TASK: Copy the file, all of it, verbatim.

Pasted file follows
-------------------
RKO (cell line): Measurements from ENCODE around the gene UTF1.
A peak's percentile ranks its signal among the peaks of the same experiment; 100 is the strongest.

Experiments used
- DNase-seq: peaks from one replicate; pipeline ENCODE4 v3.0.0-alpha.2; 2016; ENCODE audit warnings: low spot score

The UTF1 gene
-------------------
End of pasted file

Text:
RKO (cell line): Measurements from ENCODE around the gene UTF1.
A peak's percentile ranks its signal among the peaks of the same experiment; 100 is the strongest.

Experiments used
- DNase-seq: peaks from one replicate; pipeline ENCODE4 v3.0.0-alpha.2; 2016; ENCODE audit warnings: low spot score

The UTF1 gene